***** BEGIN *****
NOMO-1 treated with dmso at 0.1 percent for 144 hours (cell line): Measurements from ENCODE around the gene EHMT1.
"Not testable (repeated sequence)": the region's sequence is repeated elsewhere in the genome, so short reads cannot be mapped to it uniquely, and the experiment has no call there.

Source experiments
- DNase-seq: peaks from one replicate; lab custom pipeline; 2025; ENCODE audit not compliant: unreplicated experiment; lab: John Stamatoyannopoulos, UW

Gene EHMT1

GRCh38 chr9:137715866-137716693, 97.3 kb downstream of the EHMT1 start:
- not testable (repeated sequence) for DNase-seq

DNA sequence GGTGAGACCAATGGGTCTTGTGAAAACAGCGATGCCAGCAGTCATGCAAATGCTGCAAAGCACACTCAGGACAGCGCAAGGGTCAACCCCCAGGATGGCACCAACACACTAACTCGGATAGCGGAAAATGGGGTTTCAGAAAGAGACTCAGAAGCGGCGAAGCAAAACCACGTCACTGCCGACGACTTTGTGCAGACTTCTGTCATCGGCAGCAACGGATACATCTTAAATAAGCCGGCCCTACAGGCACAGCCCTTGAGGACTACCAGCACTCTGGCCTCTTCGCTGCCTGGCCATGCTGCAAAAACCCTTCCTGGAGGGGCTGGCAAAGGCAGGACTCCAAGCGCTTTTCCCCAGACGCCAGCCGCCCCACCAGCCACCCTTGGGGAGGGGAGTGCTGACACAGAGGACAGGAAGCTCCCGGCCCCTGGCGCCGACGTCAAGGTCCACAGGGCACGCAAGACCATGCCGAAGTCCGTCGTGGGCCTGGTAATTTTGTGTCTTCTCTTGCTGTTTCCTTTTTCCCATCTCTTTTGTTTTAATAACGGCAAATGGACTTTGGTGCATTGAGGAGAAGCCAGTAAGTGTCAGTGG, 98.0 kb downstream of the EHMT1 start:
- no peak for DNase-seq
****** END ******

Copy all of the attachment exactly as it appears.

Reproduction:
NOMO-1 treated with dmso at 0.1 percent for 144 hours (cell line): Measurements from ENCODE around the gene EHMT1.
"Not testable (repeated sequence)": the region's sequence is repeated elsewhere in the genome, so short reads cannot be mapped to it uniquely, and the experiment has no call there.

Source experiments
- DNase-seq: peaks from one replicate; lab custom pipeline; 2025; ENCODE audit not compliant: unreplicated experiment; lab: John Stamatoyannopoulos, UW

Gene EHMT1

GRCh38 chr9:137715866-137716693, 97.3 kb downstream of the EHMT1 start:
- not testable (repeated sequence) for DNase-seq

DNA sequence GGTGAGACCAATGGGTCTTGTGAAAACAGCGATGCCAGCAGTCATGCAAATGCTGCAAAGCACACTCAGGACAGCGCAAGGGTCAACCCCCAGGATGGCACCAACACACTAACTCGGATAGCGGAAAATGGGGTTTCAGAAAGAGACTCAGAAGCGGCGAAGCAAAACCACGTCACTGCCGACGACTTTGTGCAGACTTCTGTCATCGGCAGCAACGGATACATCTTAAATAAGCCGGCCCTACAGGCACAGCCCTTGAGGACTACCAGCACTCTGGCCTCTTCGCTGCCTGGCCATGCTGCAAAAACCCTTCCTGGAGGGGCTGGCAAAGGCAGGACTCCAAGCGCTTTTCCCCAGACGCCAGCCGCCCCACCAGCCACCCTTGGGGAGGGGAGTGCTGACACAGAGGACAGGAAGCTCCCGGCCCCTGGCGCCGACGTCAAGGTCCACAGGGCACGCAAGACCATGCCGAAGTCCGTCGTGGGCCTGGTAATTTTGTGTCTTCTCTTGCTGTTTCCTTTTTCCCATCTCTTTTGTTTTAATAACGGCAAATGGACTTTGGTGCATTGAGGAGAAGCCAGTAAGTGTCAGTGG, 98.0 kb downstream of the EHMT1 start:
- no peak for DNase-seq